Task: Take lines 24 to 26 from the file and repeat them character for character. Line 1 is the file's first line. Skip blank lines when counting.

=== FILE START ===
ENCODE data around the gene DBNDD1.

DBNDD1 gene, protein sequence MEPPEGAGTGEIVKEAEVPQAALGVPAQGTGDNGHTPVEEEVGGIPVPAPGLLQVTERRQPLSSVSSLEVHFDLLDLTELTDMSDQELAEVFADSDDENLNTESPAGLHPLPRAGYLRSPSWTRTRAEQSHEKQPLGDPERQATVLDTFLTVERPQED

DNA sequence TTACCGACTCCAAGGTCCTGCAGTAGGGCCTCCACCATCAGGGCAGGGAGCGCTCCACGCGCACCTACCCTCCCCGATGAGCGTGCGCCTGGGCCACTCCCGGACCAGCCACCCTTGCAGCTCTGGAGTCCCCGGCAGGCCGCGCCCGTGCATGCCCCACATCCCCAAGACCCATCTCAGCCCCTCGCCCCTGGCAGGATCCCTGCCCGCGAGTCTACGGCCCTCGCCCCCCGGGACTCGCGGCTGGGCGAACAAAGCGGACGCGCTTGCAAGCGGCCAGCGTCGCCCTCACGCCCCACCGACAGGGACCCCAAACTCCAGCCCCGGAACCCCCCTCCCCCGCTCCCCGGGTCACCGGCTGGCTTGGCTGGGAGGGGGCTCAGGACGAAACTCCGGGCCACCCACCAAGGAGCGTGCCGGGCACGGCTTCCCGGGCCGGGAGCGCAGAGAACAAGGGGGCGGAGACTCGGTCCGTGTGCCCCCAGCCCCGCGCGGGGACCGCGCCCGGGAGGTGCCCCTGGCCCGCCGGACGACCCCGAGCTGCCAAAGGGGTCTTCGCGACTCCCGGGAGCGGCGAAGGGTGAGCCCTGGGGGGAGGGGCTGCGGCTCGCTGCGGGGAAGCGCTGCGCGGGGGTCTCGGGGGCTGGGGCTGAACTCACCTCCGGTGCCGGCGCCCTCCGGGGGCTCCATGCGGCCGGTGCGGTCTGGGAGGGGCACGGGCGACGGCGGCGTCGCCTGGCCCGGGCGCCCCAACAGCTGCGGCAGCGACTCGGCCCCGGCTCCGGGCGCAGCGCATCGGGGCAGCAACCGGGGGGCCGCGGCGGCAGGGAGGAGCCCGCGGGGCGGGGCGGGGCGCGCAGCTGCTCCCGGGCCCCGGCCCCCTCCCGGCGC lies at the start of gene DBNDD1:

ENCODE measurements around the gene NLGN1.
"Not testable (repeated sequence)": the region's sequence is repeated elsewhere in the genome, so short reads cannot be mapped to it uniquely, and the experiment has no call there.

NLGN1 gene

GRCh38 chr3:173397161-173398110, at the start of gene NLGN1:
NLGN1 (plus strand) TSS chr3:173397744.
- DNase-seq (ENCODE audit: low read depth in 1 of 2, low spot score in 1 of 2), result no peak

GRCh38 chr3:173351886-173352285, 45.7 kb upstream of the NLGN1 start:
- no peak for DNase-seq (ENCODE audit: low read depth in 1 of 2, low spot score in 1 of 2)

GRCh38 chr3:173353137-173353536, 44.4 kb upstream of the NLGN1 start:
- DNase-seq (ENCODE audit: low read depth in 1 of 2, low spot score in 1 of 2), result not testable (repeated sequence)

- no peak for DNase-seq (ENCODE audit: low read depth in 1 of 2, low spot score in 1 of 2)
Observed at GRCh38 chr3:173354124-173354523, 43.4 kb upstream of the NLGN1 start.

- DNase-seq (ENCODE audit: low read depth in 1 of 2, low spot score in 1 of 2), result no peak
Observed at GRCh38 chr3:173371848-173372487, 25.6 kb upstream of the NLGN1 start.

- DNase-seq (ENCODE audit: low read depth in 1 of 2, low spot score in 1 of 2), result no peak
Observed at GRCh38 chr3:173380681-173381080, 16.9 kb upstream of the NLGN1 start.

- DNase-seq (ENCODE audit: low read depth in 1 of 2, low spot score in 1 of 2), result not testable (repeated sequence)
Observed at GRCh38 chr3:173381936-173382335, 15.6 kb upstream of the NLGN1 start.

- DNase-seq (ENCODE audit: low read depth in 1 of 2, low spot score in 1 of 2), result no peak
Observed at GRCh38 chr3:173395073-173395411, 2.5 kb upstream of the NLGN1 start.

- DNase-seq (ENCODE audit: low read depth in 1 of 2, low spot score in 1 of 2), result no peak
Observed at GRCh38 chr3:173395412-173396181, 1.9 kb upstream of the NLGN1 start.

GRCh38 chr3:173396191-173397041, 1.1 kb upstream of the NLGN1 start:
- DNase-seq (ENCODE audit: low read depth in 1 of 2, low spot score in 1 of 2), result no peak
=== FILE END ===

- DNase-seq (ENCODE audit: low read depth in 1 of 2, low spot score in 1 of 2), result no peak
Observed at GRCh38 chr3:173395412-173396181, 1.9 kb upstream of the NLGN1 start.

GRCh38 chr3:173396191-173397041, 1.1 kb upstream of the NLGN1 start: